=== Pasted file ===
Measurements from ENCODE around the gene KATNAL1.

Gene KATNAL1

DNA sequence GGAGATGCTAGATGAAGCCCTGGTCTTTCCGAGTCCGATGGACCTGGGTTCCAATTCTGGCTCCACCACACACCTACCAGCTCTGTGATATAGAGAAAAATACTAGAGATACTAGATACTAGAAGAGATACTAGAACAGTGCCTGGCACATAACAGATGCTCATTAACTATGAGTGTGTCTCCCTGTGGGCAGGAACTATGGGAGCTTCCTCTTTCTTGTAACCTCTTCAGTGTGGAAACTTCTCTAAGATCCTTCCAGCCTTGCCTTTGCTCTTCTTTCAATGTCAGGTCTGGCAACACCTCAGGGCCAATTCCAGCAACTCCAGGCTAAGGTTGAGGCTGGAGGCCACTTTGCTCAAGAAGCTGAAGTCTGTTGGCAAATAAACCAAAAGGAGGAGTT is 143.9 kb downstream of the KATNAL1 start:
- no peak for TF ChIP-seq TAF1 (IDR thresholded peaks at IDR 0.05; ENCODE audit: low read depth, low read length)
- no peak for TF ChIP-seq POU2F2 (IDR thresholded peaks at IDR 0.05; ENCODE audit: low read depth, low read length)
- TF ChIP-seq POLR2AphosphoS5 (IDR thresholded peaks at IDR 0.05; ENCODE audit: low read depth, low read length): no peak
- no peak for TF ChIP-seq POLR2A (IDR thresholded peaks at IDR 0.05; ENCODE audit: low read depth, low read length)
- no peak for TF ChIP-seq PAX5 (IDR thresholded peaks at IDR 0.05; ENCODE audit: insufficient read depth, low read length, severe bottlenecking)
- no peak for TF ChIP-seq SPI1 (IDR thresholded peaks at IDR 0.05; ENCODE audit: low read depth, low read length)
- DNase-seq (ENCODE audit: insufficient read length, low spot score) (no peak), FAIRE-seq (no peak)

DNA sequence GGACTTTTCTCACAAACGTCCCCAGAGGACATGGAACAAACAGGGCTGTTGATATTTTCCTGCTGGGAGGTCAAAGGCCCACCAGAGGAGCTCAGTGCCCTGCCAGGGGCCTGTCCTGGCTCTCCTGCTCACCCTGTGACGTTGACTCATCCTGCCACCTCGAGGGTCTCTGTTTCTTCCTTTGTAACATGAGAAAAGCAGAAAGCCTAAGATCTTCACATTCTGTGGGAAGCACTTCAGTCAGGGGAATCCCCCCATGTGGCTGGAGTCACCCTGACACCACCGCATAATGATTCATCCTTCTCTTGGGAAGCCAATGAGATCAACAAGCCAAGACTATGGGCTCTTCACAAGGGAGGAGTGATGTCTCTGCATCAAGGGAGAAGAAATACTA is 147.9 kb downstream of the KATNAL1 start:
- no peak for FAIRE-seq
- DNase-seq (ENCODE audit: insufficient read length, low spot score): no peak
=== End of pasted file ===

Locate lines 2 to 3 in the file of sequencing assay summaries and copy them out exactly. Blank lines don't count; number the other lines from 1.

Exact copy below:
Gene KATNAL1

DNA sequence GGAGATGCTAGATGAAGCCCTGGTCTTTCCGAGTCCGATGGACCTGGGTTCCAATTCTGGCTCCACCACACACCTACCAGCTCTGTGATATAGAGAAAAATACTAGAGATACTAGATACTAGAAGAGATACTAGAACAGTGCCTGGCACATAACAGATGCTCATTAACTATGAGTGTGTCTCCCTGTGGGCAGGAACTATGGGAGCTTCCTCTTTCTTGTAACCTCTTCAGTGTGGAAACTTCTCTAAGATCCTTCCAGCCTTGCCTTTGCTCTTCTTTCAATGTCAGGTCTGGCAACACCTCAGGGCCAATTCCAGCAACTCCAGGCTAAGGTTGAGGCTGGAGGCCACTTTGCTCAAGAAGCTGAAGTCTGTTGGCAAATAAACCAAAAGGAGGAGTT is 143.9 kb downstream of the KATNAL1 start: